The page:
Tuesday, July 11, 2006

A Muni Driver on the bike extremists

I was pleasantly surprised to hear of your lawsuit and the ensuing injunction. It's about time someone forced this out in the open. I hope you find legal grounds to deny the City's share of road taxes collected by DMV. The money should be withheld whenever lanes are expropriated for other than motor vehicles, buses and trolleys. One idea is to encourage vehicle owners to change their address of registry to a location outside of the City---that will automatically prevent the City from receiving ANY of the road taxes the vehicle owners pay. Restricting traffic exacerbates the pollution problem. It can probably be proven that expropriating traffic lanes from arterials has a negative effect on the environment---more pollution and worsened quality of life.

Critical Mass should be required to obtain permits and until they do, their running signals and blocking intersections should be cause for summonsing and/or arrest. The City wants to enforce the highway code in a selective manner; this in unfair. I entreat you to think of another creative legal manoeuvre to stop this. The Bicycle Coalition are extremists. I do ride bicycles myself and I have never felt that they or their bike-lane proposals would make me much safer. This is about people who want to force their way of life upon others. The antics of the Bicycle Coalition and this critical mass business have actually made it more dangerous for me to enjoy my bicycle because of the hostility that they provoke.

You have done a good thing. Don't stop thinking of any legal means to force these extremists to follow legal procedure. Stymie them at every turn. May I suggest contacting the appropriate central valley legislators to inform them that San Francisco's poor traffic-signal planning and synchronization exacerbates the pollution of central valley cities such as Sacramento, Stockton and Modesto?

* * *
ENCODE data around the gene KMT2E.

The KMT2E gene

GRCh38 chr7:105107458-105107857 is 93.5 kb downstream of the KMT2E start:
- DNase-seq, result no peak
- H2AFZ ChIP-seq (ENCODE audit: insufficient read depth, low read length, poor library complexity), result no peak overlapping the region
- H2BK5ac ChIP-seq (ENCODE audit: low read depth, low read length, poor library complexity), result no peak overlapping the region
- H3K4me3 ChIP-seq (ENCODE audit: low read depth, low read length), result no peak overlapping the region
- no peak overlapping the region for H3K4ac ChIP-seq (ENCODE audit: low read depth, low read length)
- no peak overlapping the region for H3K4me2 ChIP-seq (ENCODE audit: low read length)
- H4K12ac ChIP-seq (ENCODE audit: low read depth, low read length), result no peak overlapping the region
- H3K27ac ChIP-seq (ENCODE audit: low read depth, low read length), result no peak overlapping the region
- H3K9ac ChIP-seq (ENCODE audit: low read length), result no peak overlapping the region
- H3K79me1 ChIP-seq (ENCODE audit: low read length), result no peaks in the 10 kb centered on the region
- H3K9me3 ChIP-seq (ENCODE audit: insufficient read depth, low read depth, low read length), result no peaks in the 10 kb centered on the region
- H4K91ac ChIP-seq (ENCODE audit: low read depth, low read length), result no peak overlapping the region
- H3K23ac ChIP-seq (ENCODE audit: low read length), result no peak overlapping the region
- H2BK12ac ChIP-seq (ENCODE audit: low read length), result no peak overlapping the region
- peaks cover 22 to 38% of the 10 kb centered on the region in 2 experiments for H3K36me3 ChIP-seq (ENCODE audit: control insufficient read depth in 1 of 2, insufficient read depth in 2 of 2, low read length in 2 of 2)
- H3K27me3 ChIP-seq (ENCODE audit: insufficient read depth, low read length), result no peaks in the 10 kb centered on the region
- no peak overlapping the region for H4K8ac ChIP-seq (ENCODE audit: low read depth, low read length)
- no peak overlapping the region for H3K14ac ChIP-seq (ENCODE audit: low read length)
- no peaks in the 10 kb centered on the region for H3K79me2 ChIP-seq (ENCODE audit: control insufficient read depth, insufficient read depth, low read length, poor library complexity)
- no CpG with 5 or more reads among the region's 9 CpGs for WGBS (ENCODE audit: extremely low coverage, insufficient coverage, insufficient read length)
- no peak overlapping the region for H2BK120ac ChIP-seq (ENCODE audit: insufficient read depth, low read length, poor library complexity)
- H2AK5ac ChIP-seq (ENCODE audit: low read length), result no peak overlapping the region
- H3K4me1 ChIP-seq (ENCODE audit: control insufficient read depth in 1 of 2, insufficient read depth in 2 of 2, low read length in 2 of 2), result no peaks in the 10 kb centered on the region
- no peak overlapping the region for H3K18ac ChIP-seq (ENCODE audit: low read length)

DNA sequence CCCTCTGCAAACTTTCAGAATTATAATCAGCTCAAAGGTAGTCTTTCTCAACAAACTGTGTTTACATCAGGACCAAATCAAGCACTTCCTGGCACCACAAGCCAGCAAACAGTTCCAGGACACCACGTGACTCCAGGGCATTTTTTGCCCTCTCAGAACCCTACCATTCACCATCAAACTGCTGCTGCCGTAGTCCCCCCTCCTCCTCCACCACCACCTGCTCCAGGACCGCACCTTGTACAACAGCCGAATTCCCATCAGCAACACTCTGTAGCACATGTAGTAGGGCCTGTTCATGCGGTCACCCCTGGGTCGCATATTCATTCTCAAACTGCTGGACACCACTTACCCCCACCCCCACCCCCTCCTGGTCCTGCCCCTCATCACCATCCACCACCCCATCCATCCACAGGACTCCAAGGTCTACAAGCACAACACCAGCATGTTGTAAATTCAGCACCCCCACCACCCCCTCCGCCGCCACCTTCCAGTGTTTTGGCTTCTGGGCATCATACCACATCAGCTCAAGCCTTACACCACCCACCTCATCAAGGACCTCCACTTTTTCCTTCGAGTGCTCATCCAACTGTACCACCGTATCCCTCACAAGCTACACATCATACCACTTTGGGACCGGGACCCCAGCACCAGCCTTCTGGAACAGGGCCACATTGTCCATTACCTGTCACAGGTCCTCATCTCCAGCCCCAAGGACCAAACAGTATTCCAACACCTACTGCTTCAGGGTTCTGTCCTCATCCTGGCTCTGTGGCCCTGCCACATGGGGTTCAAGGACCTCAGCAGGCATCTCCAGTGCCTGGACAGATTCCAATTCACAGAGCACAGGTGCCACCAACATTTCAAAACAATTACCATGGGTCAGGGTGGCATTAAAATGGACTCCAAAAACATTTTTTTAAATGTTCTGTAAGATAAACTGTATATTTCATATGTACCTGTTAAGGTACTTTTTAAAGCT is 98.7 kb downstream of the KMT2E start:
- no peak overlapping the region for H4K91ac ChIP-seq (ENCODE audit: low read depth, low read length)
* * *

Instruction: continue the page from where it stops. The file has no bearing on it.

This city should be required to plan for synchronized arterials as well as transit-preferential signalling. I know the latter is a joke; I drive for Muni. Bicycle lanes benefit too few people in this traffic-jammed city to be justified. In closing, the City should be forced to post large signs advising users of any street of proposed changes or traffic sign/signal installation let alone bicycle lanes. Such signs should include addresses, telephone numbers and e-mail addresses to which those affected can make their opinions known.

Organizations such as the Bicycle Coalition (as well as stop-sign and traffic-signal shills) have been forcing their agenda by surprise long enough. Keep up the good work; you've stomped on the right toes.


John Daniels

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